My doctor says my child’s problems are in their head – what the ****** do they know?


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My doctor thinks some of my child’s problems are psychological – what the ****** do they know?

You know how it is – you’re getting pretty frustrated now.
Your child is suffering (it seems like all the time) from headaches, funny pains with no obvious cause or solution,stomach aches, diarrhoea – or any of a number of other similar symptoms. You’ve been to see your own GP several times and they’ve been very sympathetic and suggested some initial treatments but they never really helped. Eventually you pushed to get a Paediatric referral and went to the General clinic.
The Paediatrician (like your GP) was lovely and did some investigations (including the bloods which you might have pushed a little bit to get done). They suggested some more treatments like those your GP already tried, and while you had great hopes for each, they seemed to help a bit, but not fully and often not for long.
Just to add insult to injury they seem not to have anything else to offer and now they’re saying it’s all in your child’s head! You are getting towards your wits end and are ready to demand a second opinion (or accept granny’s offer to ‘go private’).

I HEAR YOU.
NO I MEAN IT – I REALLY HEAR YOU

Please don’t take this the wrong way, but let’s look at it the other way around. If I were to suggest that a child has psychological elements to their symptoms, what does that really mean? Well, usually with any of these sorts of symptoms, I could introduce this as an element even if not the major factor in causing it. And if I were to suggest it up front, right at the start as something it could be treated just like constipation or stomach acid for example.

what stress?
What I mean is that if you have (for example) diarrhoea relating in any way to stress, it must be stressful to think this might happen unpredictably on any given day at any particular time – worse than that – it always seems to happen when you’re already stressed about something else or at a time when you’re just too busy to figure out why it might be happening. That doesn’t mean it’s ‘just in their head’ but that having symptoms like these (particularly unpredictable ones) is enough to cause most of us stress.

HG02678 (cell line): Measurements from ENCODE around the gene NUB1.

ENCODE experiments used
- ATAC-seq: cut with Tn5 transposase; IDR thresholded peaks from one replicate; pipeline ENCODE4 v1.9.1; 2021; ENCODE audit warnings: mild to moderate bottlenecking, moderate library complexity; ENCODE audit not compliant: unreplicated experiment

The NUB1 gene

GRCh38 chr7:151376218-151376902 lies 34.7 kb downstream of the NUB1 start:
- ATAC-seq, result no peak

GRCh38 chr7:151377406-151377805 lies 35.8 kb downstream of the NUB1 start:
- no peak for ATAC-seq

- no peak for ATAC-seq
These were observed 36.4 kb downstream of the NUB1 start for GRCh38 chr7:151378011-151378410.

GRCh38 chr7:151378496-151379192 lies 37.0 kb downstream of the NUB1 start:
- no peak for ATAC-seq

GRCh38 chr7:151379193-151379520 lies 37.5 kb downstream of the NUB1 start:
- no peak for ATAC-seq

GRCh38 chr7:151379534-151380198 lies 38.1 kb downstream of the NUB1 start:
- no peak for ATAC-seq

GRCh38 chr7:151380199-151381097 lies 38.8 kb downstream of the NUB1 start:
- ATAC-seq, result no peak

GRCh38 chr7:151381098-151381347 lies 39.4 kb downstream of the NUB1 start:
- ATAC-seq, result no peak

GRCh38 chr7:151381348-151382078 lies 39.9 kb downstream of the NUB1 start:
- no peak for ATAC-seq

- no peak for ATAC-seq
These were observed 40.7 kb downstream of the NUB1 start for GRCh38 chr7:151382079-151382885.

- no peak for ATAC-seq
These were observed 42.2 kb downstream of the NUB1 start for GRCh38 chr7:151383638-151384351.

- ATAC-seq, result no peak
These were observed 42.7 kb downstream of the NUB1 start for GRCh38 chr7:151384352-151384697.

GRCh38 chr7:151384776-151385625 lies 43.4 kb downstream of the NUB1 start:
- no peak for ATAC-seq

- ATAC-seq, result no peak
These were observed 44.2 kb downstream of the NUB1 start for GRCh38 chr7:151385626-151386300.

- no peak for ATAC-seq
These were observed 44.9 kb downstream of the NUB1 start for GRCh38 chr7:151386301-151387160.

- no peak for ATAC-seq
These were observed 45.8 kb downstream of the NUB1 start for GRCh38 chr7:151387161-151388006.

does it start with anxiety?
What about those that I think might have started with stress and anxiety – why do they get these symptoms? Being a young person has changed quite a lot recently – the huge benefits from social media for example also have some downsides. While most responsible adults (i.e., us) use these sites for fun and generally positively, children seem to almost routinely use them in much more malevolent way. Not all children of course, but the ‘good’ children can’t win. If they avoid or ignore it they get teased, and if they join in they get teased. It’s texting as well as Facebook and other more ‘in’ social media sites. The changes include the 24hr barrage of this (there’s no escape) and the permanency of it – you can never erase these hurtful comments). We also forget that often texts or tweets or Facebook updates can be misinterpreted (partly due to their brevity and abrupt nature) – adults are often much more mature in accepting this.

2 different groups
There seem to be two groups who experience physical symptoms from this sort of stress. The first is the highly strung children who just look very anxious or edgy (and they’re usually pretty easy to spot). The second group are almost the opposite – they are so laid back as to be horizontal! Except that underneath it all, they often have a simmering level of anxiety. One clue is that they usually have high heart rates when they’re examined especially when they have the symptoms. The group in the middle just never seem to be quite so affected.

how does this lead to symptoms?
So how does this translate into symptoms? In the same way that adults get tension headaches or irritable bowel, children can’t or find it difficult to rationalise or express psychological distress – particularly if it is constant but at a low level. One way of doing this is by experiencing it as medical symptoms. Their symptoms are 100% genuine – they have a sore head or stomach or whatever. It’s the cause that seems not to fit. Medicines may help a bit (one example is in children with stress who get stomach acid – medicines help most and cure about 50%, and the other 50% seem to gain extra benefit from psychological approaches). It’s not ‘in their head’, it just needs a different approach to treatment.
Not all children who have a large psychological component even need psychological support. I would think around half once it’s explained why they feel the way they do and why it’s happening (and that they’re not nuts!) get better all on their own. By introducing the idea early, and most importantly offering solutions, it’s not a cop-out diagnosis, it’s just part of the spectrum of disease. Just like stomach pains can be caused by constipation or stomach acid, or any combination of the two, so can any ‘real’ medical cause overlap to a greater or lesser extent with psychological distress or stress.

In my next post, I’ll explore a bit around the treatment approaches to these symptoms.

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